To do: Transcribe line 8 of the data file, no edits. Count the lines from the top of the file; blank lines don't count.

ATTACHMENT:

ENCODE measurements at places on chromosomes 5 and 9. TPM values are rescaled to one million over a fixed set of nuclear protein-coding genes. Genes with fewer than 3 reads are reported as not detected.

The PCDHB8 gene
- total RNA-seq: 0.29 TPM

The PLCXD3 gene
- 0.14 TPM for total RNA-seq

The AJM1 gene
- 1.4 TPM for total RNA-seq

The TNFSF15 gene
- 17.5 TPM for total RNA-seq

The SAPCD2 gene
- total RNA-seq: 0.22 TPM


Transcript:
The TNFSF15 gene